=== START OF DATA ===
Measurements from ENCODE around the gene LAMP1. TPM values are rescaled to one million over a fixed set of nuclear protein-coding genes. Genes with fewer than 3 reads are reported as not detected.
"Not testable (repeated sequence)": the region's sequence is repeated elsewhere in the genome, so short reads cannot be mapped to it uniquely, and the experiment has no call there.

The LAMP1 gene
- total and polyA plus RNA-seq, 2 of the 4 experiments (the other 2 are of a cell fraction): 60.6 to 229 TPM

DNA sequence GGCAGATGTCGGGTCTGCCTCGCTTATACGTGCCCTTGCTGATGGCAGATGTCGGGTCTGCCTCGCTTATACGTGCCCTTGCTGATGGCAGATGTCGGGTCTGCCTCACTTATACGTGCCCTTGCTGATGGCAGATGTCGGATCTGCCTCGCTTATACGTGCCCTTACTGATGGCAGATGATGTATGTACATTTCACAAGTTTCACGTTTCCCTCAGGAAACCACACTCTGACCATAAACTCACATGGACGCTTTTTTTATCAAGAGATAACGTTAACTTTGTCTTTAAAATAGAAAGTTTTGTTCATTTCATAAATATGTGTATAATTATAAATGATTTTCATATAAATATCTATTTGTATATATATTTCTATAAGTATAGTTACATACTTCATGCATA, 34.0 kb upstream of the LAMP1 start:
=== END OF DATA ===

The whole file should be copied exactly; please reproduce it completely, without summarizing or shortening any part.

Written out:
Measurements from ENCODE around the gene LAMP1. TPM values are rescaled to one million over a fixed set of nuclear protein-coding genes. Genes with fewer than 3 reads are reported as not detected.
"Not testable (repeated sequence)": the region's sequence is repeated elsewhere in the genome, so short reads cannot be mapped to it uniquely, and the experiment has no call there.

The LAMP1 gene
- total and polyA plus RNA-seq, 2 of the 4 experiments (the other 2 are of a cell fraction): 60.6 to 229 TPM

DNA sequence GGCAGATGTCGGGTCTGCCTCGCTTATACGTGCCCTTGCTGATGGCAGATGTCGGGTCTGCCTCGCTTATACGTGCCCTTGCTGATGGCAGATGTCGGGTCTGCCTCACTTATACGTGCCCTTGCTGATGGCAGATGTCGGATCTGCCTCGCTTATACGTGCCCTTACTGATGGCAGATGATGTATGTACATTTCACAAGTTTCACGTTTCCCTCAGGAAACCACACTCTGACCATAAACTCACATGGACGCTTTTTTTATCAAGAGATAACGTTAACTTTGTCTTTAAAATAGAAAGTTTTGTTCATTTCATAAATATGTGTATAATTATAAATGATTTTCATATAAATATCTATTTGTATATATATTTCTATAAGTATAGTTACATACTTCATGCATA, 34.0 kb upstream of the LAMP1 start: